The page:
By letter to respondent dated June 3, 2004, petitioners appealed both the five-day suspension from May 3 through 7 and the four-day suspension from May 21 through May 26. By letter dated June 15, 2004, respondent denied the appeal of both suspensions.
The superintendent's hearing concerning the charges underlying the second suspension was held on June 17, 2004, at which the hearing officer determined that the district had met its burden of proof on five of the eight charges. Upon rendering his determination, but prior to imposing any penalty, the hearing officer attempted to schedule a manifestation hearing to determine whether there was any relationship between petitioners' son's disability and the behavior that was the subject of the disciplinary action. Petitioners declined to attend a manifestation determination scheduled for June 22 and one rescheduled for June 30. There is no indication in the record whether a manifestation determination was held, whether any additional penalty was imposed or whether any such penalty was appealed to respondent. This appeal ensued.
Regarding the first suspension from May 3 through May 7, petitioners deny that their son committed the alleged offenses. Petitioners contend that there has been a pattern of discrimination and harassment against their son, especially by the elementary school principal, and that this treatment caused some of the charged behavior. Petitioners assert that their son was denied the opportunity to telephone them and that the principal's secretary used unreasonable physical force to prevent him from doing so, leaving a bruise on his arm. They also allege that school officials denied them the opportunity to review surveillance tapes, to meet with the principal and to question witnesses. They allege that the district failed to present evidence that their son committed the acts for which he was suspended and failed to provide alternative education.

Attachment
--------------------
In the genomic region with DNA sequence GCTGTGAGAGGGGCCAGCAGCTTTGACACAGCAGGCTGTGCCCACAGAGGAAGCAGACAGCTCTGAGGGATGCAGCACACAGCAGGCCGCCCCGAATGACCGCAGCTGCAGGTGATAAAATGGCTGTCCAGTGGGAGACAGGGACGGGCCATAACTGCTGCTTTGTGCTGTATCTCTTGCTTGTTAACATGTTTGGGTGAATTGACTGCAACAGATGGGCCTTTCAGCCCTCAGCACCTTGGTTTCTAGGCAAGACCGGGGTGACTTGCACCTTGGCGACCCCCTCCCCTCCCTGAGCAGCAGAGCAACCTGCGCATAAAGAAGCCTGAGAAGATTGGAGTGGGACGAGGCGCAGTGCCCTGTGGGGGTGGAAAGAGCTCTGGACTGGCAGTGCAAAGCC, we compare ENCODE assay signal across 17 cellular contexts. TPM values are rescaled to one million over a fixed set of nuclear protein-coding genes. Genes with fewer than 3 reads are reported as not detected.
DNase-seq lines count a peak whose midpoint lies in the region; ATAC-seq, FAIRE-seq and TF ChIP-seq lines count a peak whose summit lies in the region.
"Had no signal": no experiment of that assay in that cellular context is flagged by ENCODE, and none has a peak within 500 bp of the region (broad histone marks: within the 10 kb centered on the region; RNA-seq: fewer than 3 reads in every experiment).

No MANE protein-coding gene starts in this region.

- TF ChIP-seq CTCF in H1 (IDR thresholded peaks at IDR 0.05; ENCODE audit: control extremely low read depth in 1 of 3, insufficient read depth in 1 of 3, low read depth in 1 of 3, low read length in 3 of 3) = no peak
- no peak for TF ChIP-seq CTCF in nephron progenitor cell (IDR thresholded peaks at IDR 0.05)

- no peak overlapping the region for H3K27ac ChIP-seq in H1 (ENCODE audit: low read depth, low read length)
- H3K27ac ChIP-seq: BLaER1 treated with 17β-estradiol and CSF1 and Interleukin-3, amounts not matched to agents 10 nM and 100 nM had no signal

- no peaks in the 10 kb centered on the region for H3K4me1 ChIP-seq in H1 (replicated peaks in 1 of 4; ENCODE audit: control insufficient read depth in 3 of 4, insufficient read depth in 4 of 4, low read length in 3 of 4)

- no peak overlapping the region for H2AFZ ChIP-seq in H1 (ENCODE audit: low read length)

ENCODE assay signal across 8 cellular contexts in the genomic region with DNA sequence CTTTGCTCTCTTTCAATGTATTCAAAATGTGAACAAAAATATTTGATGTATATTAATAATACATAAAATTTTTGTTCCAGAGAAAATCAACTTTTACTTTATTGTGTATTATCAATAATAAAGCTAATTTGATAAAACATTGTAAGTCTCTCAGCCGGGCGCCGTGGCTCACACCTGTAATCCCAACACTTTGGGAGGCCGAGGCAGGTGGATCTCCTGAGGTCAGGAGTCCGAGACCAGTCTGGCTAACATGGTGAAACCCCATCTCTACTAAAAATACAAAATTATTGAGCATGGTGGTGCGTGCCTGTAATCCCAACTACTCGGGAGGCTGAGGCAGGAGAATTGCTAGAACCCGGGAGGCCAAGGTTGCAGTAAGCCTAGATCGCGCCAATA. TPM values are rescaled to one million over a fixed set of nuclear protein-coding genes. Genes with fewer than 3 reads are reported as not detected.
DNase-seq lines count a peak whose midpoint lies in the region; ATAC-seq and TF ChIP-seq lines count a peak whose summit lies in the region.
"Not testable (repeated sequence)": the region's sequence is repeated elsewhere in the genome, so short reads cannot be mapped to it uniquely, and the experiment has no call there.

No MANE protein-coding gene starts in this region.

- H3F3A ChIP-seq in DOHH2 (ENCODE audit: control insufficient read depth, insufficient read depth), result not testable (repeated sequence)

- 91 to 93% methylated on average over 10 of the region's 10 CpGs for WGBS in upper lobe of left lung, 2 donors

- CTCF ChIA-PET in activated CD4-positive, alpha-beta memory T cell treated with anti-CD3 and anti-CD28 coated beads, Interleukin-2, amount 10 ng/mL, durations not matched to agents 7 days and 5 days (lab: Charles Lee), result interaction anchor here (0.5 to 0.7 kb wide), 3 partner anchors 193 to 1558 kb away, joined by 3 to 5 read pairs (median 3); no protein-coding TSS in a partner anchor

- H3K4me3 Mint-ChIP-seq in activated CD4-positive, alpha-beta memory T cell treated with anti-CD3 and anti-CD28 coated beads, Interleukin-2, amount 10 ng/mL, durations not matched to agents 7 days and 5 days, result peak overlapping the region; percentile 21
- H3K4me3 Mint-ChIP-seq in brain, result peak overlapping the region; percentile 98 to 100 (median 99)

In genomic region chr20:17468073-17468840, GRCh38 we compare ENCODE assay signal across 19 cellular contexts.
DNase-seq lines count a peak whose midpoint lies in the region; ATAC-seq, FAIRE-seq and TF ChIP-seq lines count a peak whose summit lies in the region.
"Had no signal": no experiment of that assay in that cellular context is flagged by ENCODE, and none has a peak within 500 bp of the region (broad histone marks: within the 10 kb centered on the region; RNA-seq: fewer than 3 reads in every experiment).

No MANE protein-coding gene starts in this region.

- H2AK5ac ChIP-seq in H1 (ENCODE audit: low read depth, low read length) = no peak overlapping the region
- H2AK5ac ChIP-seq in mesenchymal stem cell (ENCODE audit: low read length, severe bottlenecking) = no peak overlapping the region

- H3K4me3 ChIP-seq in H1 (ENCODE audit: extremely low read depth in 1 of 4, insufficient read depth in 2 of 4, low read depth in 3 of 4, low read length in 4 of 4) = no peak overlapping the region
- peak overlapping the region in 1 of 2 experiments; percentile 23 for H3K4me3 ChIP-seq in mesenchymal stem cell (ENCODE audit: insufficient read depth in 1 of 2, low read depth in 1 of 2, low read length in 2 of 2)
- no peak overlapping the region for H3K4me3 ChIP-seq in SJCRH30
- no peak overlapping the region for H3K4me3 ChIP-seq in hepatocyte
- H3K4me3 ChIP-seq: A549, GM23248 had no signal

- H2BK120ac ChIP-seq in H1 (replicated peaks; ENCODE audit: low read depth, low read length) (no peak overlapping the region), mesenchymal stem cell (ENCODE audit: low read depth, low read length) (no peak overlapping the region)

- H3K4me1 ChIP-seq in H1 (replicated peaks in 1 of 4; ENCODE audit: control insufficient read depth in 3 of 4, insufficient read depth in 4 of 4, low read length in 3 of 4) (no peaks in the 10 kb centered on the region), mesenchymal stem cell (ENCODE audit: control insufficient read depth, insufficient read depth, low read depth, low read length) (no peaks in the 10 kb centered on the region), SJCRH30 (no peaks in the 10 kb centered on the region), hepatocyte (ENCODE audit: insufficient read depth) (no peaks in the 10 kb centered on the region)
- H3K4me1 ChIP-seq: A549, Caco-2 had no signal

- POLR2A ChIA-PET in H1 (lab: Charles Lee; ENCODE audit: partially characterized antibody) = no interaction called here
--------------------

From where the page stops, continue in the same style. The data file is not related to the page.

Regarding the second suspension from May 21 through May 26, petitioners deny that their son committed the underlying acts leading to the suspension and allege that a pattern of discrimination against their son caused some of the charged behaviors. Petitioners assert that they did not receive written notice of the suspension from the principal until May 25, 2004, the third day of the suspension, although they admit that the district's director of pupil services notified them by telephone on May 20. They contend that respondent endangered their son's welfare by permitting him to leave the building during a lock-in, denied them the opportunity to interview witnesses until the superintendent's hearing and failed to provide alternative education during the suspension. They also allege that respondent improperly delayed the hearing for four weeks, that their rights were violated at the hearing and that the hearing officer failed to conduct himself in an appropriate manner and in accordance with the Education Law.